Sony’s A37 SLR paints a pretty picture

16.1 Megapixels
ISO100 – 16000 equivalent
Dolby movie sound recording

Sony is one of those companies that rarely does anything wrong. And its latest Digital SLR camera- the A37- is certainly on the right path.

As an upgrade to the A35, the A37 won’t rock your world, however since I never tested the A35, I looked at the A37 with fresh eyes, and I must say, I liked what I saw.


16.1 Megapixels
ISO100 – 16000 equivalent
Dolby movie sound recording

Sony is one of those companies that rarely does anything wrong. And its latest Digital SLR camera- the A37- is certainly on the right path.

As an upgrade to the A35, the A37 won’t rock your world, however since I never tested the A35, I looked at the A37 with fresh eyes, and I must say, I liked what I saw.

Coming with what has been claimed is the fastest shooting mode in its class, the A37 was fun to use.

Much like Canon’s 600D, this Sony snapper has just about everything you would want- 16.1 megapixels, CMOS Sensor, an auto / manual focus and enough settings to ensure that no matter what or where the image is, you can capture it with the A37.

My testing consisted of mainly night shots. This was because I figured that if the camera can perform well in little or next to no light, it should be a worthwhile contender for just about any other photographic condition. And it did not disappoint.

Set up was, as you would imagine with nay Sony product very easy. Date, time zone and off you go. There are plenty of other attributes you can change with the A37 like aspect ratio, ISO, and usual array of modes and settings. However being an SLR means that in many ways, its like point and shoot on steroids- just find your target and snap away.

Measuring in at 125 x 92 x 85 mm and weighing 510 grams with battery & SD card, the A37 is not a camera one shoves in their pants and off they go. In fact, its is a bit bulky and as such, using the neck strap is highly recommended as the hand grip moulding to me seemed made for smaller hands.

It is also a plastic-bodied camera with a 2.7-inch LCD monitor. This was one of the few things I didn’t like about the A37. Call me old school, but the feel of plastic when taking photos still does not imbue me with a sense of thrill.

However this was soon forgotten when I realised the LCD can tilt- meaning no more glare interference issues.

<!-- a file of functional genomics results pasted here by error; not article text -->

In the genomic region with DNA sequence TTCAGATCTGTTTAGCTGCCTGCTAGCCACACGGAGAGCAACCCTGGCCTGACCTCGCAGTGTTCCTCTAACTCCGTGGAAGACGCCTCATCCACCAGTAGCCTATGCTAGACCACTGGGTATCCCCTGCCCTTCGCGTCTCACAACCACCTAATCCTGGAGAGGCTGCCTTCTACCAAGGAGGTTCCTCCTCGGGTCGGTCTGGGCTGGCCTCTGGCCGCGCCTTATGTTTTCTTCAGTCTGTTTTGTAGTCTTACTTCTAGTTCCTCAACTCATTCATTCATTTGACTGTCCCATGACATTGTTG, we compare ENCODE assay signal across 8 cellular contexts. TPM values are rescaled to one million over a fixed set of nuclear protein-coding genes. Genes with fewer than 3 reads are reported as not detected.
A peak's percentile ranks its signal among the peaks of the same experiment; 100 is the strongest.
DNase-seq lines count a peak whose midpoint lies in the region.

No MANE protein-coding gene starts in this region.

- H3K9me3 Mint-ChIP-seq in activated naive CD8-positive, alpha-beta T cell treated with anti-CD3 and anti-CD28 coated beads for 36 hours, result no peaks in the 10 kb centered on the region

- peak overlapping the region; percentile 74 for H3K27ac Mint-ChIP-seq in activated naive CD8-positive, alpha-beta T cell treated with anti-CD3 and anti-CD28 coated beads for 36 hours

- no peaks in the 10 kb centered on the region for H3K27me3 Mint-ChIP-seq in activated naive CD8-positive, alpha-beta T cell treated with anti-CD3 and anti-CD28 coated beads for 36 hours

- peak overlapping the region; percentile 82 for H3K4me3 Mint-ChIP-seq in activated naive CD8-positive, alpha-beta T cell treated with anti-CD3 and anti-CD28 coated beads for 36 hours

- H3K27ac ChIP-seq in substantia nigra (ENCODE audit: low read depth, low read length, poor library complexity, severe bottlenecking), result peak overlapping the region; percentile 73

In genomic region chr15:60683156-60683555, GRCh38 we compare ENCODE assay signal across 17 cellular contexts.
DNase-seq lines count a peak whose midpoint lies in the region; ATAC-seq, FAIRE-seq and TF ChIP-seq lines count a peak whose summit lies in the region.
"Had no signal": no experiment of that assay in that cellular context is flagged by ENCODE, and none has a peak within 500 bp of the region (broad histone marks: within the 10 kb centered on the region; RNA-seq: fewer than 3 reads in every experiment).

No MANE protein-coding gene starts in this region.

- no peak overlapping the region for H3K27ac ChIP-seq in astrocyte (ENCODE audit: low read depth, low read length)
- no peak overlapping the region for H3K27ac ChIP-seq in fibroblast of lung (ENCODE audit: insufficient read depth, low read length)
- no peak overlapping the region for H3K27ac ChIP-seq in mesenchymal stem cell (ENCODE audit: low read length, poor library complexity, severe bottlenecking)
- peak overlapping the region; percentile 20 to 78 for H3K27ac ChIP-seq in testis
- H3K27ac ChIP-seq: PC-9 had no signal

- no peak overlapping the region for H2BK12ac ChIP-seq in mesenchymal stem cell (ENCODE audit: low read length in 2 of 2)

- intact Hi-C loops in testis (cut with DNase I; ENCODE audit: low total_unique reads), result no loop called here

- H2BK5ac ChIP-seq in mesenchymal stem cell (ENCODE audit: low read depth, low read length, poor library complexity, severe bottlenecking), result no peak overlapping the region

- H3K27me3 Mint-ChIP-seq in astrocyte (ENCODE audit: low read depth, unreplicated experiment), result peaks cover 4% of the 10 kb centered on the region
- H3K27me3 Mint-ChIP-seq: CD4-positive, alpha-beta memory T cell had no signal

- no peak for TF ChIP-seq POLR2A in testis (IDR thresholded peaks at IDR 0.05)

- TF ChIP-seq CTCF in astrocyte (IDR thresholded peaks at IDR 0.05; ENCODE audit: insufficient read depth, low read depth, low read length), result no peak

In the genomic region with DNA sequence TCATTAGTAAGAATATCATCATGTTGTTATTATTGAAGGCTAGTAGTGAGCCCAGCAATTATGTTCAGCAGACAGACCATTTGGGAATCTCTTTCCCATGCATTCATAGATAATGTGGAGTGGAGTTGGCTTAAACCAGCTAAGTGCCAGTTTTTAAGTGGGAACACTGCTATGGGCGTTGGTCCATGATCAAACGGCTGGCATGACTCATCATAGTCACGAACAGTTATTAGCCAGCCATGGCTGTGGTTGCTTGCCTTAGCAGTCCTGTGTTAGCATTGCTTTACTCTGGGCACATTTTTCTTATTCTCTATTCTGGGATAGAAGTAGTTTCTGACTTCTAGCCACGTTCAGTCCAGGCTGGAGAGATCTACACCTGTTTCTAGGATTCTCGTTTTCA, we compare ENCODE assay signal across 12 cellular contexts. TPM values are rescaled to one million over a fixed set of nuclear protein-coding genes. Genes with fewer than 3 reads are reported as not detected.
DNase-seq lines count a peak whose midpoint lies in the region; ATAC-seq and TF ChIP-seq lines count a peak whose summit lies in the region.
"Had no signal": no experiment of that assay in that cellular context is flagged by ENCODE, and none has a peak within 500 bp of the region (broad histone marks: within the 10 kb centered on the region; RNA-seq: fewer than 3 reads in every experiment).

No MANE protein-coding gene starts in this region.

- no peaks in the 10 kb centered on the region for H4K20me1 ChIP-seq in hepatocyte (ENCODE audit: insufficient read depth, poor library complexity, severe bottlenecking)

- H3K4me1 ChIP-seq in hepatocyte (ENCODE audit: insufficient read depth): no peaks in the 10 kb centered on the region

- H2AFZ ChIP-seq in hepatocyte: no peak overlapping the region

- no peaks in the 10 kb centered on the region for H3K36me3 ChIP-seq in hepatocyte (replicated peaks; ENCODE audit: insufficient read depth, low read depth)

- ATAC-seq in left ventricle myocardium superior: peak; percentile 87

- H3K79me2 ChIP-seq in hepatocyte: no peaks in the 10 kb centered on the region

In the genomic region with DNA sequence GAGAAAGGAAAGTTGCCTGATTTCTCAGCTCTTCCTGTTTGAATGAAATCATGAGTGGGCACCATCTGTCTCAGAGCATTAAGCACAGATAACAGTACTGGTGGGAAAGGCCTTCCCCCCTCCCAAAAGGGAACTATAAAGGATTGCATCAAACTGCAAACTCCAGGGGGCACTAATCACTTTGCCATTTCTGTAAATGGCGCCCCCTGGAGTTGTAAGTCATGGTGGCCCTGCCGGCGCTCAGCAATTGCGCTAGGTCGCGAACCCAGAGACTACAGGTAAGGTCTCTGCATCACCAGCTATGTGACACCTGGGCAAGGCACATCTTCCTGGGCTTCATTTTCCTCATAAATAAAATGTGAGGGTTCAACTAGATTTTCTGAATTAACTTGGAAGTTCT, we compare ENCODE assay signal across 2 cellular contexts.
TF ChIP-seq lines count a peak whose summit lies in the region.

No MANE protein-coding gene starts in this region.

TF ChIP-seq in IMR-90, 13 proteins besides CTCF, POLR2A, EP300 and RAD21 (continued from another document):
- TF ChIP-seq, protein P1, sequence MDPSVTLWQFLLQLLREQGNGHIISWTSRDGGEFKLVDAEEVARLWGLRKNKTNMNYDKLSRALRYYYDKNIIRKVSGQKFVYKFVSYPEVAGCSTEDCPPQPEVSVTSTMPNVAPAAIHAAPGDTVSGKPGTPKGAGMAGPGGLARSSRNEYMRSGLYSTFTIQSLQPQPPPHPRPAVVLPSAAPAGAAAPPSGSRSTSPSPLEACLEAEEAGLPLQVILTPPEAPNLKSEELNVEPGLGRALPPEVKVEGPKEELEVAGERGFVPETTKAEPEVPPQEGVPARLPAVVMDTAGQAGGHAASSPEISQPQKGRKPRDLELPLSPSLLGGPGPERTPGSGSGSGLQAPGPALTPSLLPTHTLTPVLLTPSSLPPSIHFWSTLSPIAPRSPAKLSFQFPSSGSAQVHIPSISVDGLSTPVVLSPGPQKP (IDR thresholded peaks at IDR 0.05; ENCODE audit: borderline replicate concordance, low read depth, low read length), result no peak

Going to the front of the camera, the A37 comes with a 18-55 mm lens kit as standard and is able to use a lot more lenses on the market. This makes good sense since a few years ago , Sony took over lens maker Konica Minolta, meaning when it comes to the A37, you’ll be spoilt for lens choices.

For those that like to take movies with their camera, then you wont be disappointed with the A37. With the ability to take HD (1080 x 1920) video along with recording Dolby stereo sound, the A37 does the trick.

Let me say, the movie sound and image output is no better or worse than some other SLRs I have played with, so on that point alone, the A37 does well.

All in all, Sony’s A37 SLR has been configured to be non-threatening for those more used to point and shoot cameras and as such, is a very smartly designed ‘stepping stone’ camera enabling just about anyone to become a semi-pro snapper.

What I didn’t like about the A37? Firstly, as mentioned earlier, I hate this move to all-plastic bodies and about the only other compliant I had was with battery life.

Sony says you should get anywhere from between 450-500 shots per charge. I got 382– but then again, I figure much like mobile phones these days, the more apps you have running, the lower the battery life.

Price: $699

Pros: easy to use; made for beginners and semi-pros alike

Cons: plastic body, a bit power hungry

Rating: 3.5 / 5

Branko Miletic

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